Born in 1958 in Brighton, MA, Gibb graduated in 1980 from the Southeastern Mass. University. She was a type lettering artist and supervisor of new type design at Compugraphic. She created Vela (1984, Compugraphic). [Google] [More] ⦿
Bilt Fonts (or: Aruban Font Foundry)
Established in 2003 by George Ryan in Arlington, MA, Bilt Fonts (Aruban Font Foundry) sells revivals and original designs through MyFonts. Typefaces include Pietin, Geo Sans, Netto, Rescue, Jingle, Geo Tablet, Lottsa Lotta, Big Stuff, Rainman, Depth Charge, Sansand, Bulla Bulla, Kappa Nappa, Kappa Sappa, Sarabella (2004, calligraphic), Marcus Texus (fun informal), Marcus Displaeus, and Spio Beo. George Ryan held senior positions at Linotype and Bitstream since 1979, where he has been involved in the production of over 2500 fonts. [Google] [MyFonts] [More] ⦿
Founded in 1981 by Mike Parker, Matthew Carter, Cheri Cone, and Rob Freedman, Bitstream is the first digital font foundry. Not without controversy, though, as many claim that the original digital collection was an illegal copy of Linotype fonts [Note: I disagree with that statement--take out "illegal"]. In 1999, Bitstream created MyFonts.com, a web site for finding, trying, and buying fonts on line. Bitstream was headquartered in Cambridge, Massachusetts, and led dfior some time by CEO Anne Chagnon.
Bitstream sold a nice 500-font CD for 39 USD around 1996, with all the great text families. This was a fantastic buy, as proved by this quote from John Hudson: I have said it before and I will say it again: I think the development of the original Bitstream library was one of the worst instances of piracy in the history of type, and it has set the tone for the disrespect for type shown today. (A bit of background: Bitstream asked Linotype if they could digitize Linotype's library of fonts. Linotype refused, but Bitstream went ahead anyway.) On this issue, read these pages by Ulrich Stiehl and Typophile.
New releases in July 2001: Artane Elongated, Cavalero, Drescher Grotesk, FM Falling Leaves Moon, FM Rustling Branches Moon, Picayune Intelligence (by Nick Curtis), Raven, Richfont, Rina, Sissy Boy, Stingwire, Tannarin. In November 2001, Serious Magic entered into a long-term agreement to license 25 Bitstream outline fonts for its new visual communication products.
Bitstream has been an exemplary corporate citizen, occasionally producing license-free fonts for the masses, such as their Vera collection.
Bitstream's own overstated blurb about itself: Bitstream Inc. (NASDAQ: BITS) is a software development company that makes communications compelling. Bitstream enables customers worldwide to render high-quality text, browse the Web on wireless devices, select from the largest collection of fonts online, and customize documents over the Internet. Its core competencies include fonts and font technology, browsing technology, and publishing technology.
Finally, together with its spin-off, MyFonts, Bitstream was sold to Monotype Imaging in 2011.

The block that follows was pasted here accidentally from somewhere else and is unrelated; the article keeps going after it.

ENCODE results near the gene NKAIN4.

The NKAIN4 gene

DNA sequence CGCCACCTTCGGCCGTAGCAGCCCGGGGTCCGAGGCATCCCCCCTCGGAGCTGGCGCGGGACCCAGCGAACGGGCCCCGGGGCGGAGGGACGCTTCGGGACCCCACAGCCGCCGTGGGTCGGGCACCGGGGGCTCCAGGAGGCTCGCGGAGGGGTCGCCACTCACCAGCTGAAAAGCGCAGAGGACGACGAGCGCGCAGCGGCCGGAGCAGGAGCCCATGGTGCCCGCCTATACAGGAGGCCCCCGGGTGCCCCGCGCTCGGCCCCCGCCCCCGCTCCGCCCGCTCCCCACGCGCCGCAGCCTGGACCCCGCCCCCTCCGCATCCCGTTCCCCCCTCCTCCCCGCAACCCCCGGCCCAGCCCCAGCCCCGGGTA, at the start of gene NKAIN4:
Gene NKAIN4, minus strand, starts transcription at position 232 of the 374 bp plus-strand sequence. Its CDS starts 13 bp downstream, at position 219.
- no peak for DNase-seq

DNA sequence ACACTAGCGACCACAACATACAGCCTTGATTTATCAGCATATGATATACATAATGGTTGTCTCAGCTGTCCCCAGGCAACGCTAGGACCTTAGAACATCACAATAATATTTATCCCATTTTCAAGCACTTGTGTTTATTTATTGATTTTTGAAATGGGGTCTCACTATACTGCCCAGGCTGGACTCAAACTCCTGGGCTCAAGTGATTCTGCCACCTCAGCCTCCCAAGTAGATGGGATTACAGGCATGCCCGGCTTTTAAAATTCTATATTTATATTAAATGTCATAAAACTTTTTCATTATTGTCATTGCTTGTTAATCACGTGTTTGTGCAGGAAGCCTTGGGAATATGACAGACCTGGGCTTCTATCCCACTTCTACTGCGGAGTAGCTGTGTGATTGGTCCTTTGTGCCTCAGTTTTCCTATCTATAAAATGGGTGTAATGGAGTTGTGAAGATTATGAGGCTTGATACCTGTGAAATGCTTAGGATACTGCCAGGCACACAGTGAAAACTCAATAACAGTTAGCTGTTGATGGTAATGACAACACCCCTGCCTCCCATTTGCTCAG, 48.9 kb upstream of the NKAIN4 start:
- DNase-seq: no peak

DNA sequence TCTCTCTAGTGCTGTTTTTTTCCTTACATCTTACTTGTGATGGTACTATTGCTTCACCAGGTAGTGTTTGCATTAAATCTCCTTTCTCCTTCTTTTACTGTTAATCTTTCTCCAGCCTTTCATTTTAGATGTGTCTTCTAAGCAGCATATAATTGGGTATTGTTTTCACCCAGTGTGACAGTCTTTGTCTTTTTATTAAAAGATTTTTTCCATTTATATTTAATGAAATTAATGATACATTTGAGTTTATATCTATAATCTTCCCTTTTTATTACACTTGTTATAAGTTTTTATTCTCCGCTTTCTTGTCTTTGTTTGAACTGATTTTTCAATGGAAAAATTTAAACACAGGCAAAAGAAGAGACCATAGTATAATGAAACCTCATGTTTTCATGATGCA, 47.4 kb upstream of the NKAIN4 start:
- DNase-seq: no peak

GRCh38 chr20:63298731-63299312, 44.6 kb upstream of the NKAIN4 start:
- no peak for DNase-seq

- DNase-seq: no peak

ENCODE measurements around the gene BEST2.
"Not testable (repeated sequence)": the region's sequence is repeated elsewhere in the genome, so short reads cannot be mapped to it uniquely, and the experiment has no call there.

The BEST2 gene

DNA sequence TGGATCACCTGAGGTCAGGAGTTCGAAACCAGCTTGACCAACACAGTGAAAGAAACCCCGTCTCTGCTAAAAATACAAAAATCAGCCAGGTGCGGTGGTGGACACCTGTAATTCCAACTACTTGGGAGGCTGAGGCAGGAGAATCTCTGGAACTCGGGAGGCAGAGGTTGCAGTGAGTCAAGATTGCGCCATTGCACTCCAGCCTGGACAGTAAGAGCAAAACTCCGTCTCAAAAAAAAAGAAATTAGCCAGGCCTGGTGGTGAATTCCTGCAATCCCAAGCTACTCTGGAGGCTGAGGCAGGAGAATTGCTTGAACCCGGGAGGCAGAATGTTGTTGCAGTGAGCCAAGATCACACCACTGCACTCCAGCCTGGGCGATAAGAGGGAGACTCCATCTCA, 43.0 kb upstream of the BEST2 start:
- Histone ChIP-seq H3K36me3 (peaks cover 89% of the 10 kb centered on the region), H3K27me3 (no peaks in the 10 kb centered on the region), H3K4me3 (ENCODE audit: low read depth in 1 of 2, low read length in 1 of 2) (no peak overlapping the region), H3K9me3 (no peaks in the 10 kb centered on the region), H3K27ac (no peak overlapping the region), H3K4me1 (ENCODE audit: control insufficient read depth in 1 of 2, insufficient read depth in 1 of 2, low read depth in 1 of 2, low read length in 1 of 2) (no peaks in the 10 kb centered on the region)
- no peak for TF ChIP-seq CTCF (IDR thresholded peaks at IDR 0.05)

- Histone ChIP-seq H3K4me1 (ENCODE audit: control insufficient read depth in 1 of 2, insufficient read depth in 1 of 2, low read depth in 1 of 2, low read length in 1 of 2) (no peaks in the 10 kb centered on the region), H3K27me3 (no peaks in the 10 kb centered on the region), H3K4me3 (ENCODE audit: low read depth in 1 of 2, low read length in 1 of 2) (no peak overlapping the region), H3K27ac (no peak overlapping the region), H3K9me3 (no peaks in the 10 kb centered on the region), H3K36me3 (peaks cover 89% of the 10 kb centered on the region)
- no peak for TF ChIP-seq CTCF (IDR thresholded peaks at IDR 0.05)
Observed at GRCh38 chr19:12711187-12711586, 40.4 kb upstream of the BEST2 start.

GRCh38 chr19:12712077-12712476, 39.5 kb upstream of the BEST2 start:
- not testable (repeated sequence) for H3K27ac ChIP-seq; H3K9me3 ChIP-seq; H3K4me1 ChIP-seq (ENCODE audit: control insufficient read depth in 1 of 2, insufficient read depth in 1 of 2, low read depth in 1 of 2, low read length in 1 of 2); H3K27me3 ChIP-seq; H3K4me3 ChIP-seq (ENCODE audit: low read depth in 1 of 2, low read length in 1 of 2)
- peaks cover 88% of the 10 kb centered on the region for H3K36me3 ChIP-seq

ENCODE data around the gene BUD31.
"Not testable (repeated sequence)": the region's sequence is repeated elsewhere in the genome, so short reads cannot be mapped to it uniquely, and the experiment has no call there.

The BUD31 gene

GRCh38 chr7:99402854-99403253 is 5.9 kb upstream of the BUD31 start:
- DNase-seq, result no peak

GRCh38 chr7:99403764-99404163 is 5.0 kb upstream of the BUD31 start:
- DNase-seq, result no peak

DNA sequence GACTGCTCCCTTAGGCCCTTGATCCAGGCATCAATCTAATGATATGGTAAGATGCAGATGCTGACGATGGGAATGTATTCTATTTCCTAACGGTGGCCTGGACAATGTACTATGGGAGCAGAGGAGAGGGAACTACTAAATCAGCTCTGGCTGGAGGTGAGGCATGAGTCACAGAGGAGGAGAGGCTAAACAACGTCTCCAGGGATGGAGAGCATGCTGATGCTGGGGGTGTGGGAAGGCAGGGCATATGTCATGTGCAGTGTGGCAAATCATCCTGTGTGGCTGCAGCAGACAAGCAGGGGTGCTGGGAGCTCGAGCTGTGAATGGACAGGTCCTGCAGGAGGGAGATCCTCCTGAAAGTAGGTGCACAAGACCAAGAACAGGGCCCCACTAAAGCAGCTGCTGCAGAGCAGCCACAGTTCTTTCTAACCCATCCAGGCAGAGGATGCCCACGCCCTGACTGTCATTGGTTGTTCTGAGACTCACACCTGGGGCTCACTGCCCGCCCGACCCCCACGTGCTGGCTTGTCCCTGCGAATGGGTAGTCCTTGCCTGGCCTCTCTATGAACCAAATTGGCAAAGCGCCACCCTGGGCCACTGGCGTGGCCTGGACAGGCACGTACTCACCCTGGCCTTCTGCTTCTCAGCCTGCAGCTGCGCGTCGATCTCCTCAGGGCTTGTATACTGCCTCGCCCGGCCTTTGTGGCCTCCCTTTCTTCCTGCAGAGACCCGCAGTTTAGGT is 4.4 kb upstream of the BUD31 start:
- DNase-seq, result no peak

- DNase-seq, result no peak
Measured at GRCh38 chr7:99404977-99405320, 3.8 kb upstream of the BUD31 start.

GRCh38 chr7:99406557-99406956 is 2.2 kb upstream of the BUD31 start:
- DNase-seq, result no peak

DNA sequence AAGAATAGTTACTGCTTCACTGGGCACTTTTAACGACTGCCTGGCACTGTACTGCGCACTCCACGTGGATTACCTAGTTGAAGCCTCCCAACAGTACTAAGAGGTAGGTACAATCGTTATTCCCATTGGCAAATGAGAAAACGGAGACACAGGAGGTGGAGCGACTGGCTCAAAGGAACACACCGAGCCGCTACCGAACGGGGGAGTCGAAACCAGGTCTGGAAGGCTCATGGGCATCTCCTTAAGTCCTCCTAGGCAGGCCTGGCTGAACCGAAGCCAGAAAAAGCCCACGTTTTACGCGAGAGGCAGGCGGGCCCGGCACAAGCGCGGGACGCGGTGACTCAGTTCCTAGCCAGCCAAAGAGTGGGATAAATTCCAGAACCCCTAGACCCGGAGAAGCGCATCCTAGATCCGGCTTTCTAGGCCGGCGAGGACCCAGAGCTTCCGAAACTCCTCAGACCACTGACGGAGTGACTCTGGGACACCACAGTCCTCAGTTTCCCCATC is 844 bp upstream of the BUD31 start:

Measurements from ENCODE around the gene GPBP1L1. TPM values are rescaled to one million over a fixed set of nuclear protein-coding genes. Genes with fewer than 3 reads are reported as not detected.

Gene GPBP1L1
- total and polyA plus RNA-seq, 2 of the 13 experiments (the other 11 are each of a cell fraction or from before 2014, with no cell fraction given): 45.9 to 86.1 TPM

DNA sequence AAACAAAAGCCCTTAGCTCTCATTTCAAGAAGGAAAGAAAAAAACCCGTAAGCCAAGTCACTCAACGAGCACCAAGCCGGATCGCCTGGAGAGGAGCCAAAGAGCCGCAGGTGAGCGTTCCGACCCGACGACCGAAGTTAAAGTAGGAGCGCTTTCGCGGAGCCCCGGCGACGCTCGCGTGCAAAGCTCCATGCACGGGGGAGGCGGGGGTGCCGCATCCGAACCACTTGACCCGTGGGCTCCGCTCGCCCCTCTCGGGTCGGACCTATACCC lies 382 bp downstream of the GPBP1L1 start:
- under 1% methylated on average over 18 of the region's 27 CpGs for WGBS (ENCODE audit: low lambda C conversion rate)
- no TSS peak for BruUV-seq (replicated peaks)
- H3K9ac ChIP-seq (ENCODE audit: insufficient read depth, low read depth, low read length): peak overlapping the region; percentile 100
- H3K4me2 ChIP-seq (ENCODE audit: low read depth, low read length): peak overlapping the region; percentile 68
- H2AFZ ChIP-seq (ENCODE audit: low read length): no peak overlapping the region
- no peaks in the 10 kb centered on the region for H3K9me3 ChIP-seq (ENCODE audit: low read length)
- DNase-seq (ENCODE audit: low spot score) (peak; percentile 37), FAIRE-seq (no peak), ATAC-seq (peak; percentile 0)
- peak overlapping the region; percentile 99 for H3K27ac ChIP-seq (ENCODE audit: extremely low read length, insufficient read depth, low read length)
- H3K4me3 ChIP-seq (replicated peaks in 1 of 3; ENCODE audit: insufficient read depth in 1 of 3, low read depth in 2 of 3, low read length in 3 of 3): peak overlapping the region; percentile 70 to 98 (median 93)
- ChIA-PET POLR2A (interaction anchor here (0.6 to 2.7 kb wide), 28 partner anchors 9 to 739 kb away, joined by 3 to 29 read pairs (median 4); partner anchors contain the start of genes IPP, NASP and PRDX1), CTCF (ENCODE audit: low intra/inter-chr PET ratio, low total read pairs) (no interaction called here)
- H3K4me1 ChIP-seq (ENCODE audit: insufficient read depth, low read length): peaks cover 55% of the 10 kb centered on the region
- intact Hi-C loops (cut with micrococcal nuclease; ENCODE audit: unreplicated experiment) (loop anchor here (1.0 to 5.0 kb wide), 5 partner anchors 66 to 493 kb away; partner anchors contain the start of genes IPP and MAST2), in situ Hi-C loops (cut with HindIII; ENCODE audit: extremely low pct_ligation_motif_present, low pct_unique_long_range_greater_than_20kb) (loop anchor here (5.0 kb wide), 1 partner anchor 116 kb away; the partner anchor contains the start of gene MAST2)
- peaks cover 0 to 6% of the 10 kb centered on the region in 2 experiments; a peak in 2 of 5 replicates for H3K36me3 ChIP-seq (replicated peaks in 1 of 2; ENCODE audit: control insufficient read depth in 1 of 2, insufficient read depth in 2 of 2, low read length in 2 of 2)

BluHead Studio LLC
Type design studio located in Norwood, MA, est. 2005. Fonts can be bought at MyFonts.
BluHead Studio LLC was founded in 2005 by a group of type designers, including Steve Zafarana, who founded Tail Spin Studio in 1999, also in Norwood, MA.
Steve Zafarana was senior type designer at Bitstream from 2006-2012 and at Monotype from 2012 onwards.
BluHead Studio was filling out the character sets and digitizing the font designs of New Zealand designer Joseph Churchward. These include the psychedelic Ta Tiki CW (2006), Conserif CW, Design CW (2006, geometric). Creations by Tallulah Bluhead include Soylent Blu BH (2006) and Conference Call BH (2006).
Between 2006 and 2008, several hand-printed typefaces were published. These include Barbara Script BH (2007, after the hand of Barbara Bemiss), Ciof Script BH (2008, a felt tip pen font after Susan Ciofolo Antico), Sally Script BH (2006, after Sally Muspratt), and Joanne Script BH (2007, by Joanne Paul). Sparkle Bluff BH (2007) is a ball and stick font for children. Notebook BH (2008) is a block letter face.
In 2007, BluHead started publishing fonts by Joseph Churchward: Churchward Asia, Churchward Brush, Churchward Chinatype, Churchward Heading, Churchward Maori, Churchward Maricia, Churchward Ta Tiki, Churchward Conserif, Churchward Design Lines, Churchward Freedom, Churchward Marianna (bubblegum face), Churchward Montezuma (2012, based on an Aztec-inspired design), Churchward Newstype (2008), Churchward Samoa, Churchward Supascript.
Free MS-DOS utility by Norm Walsh (at the time of publication at Small Planet Software, Sunderland, MA): it converts, on a PC, a Mac .bmap file (Mac screen font) into an AFM metrics file that can be used with type 1 fonts on any platform. Kerning information is preserved. [Google] [More] ⦿
Mac McGrew: Boston Breton was introduced by ATF about 1900. It was redrawn from the earlier Breton, originated by one of ATF's predecessors, the Boston Type Foundry, in the early or mid-1890s. It is a bold, rather wide square-serif face, suggestive of Stymie Bold which came thirty-some years later. But its large lowercase and short ascenders are suggestive also of the modifications designers have given such faces in phototype adaptations, seventy years or more later. Boston Breton Condensed and Extra Condensed came from the same source in 1909 or earlier. All have the same unusual sort of Q. In 2011, Nick Curtis created a digital version called Boston Breton NF. [Google] [More] ⦿